Living with Oligoastrocytoma

As in every proper cancer blog post, first the background: I was diagnosed with a malignant brain tumor (Oligoastrocytoma grade III) in February 2011. I had a tonic-clonic seizure in the middle of the night, ambulance to the hospital, MRI and EEG to check what happened. They found the tumor in my left frontal lobe, surgery was scheduled for about a week and half later. Got about 90% of the tumor removed. The problem with brain cancer is, you cannot just cut out with a safety margin like with other cancer types, as you need your brain to be as intact as possible (well, at least most of us do, let’s leave politicians out of this for now). The last 10% were just not worth it.

There are also always more tumor cells in the surrounding tissue, so without a complete removal of my brain (what would you even call that? Cerebrectomy?) the risk does not outweigh the benefits. Since then I did a round of Chemotherapy with Temodar directly after surgery and just recently Radiotherapy, both of which went rather well for me. The most obvious side effect is the hair loss from Radiotherapy, but I can live with that. Being bald can actually be quite liberating and I’ve grown to like the look.

Oligoastrocytoma

I believe one of the hardest parts of a brain cancer diagnosis is that you just have to accept that whatever you do, you will not be able to get rid of the cancer and things will never be the same. Sure, there are statistics telling you when you are considered “healed” and we are talking about “cancer survivors”, but deep down every patient knows that someday, their cancer might come back.

For some cancer types the statistics are better, for some they are worse. With brain tumors (like Oligoastrocytoma), the question is usually not if, but when it returns. They also very often mutate to a more aggressive type where at least the statistics still talk about months and not years to live (mind you, statistics can never give a qualified prediction of your individual case, which is why every professional oncologist will deny you a definitive answer to the question “How long do I still have?”). There is this feeling of helplessness because it is completely out of your control.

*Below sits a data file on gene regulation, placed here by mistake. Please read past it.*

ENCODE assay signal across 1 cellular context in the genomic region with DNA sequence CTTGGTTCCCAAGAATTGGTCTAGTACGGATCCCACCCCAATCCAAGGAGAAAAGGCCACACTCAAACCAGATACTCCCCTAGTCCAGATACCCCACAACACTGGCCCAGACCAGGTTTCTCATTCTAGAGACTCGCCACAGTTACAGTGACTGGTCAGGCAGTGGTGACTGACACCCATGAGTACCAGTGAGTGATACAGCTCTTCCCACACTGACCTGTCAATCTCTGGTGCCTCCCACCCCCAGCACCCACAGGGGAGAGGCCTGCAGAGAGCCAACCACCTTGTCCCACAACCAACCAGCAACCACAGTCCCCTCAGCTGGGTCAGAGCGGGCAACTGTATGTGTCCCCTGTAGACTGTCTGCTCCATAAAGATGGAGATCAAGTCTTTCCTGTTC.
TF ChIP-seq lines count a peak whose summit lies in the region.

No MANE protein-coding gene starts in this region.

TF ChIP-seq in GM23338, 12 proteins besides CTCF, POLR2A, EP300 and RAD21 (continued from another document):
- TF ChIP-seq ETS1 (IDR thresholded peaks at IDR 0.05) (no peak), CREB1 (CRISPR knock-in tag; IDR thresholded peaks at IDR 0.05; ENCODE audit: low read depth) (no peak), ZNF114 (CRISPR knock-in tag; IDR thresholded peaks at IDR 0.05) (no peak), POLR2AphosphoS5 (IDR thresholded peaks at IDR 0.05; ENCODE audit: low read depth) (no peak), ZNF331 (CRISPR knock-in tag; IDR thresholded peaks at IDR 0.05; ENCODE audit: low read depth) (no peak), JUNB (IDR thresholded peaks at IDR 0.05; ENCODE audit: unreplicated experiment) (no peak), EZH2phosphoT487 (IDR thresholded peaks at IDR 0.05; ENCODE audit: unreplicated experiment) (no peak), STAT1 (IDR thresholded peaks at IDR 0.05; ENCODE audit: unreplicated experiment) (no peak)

So, should we just give in and do nothing, as it doesn’t really matter? No way! I might not be able to control cancer itself, but I can control how I treat my body and mind. I was always very active sports-wise, so I started to do strength training three times a week as soon as I could walk again (which I couldn’t after surgery, by the way, because of a hemiparesis of my right side). At 6’2″ (189 cm), I went up from my meager 140 pounds (64 kg) to a more healthy 174 pounds (80 kg) by watching my diet and training hard.

Oligoastrocytoma

I feel that the more resilient I make my body, the better I can cope with whatever my brain tumor will try to do next. I also like to imagine I can intimidate it by making myself as strong and healthy as possible, so that it is scared of putting up a fight with me. It’s all just imagination, but it helps me to feel better.

I also started to meditate a couple of months ago, which is the equivalent for my mind, as it makes me more resilient against stress and whatever negative thoughts I might have regarding my outlook on life with a brain tumor. I always tell people that I have no idea when I will die, but I’m pretty confident of knowing what the cause of my death will be. Which can, in a strange and twisted way, be kind of comforting.

Please be aware that I do my strength training and meditation practice not only because I have cancer, but first of all because I love doing them. I guess what I want to say is: I know I cannot control my cancer, but I can control my cancer story. Anyone can.

Oligoastrocytoma

Check out Patrick’s blog to follow him on his journey with Brain Cancer (Oligoastrocytoma)

One Response

  1. Rodriguez Callejo May 12, 2016 Reply

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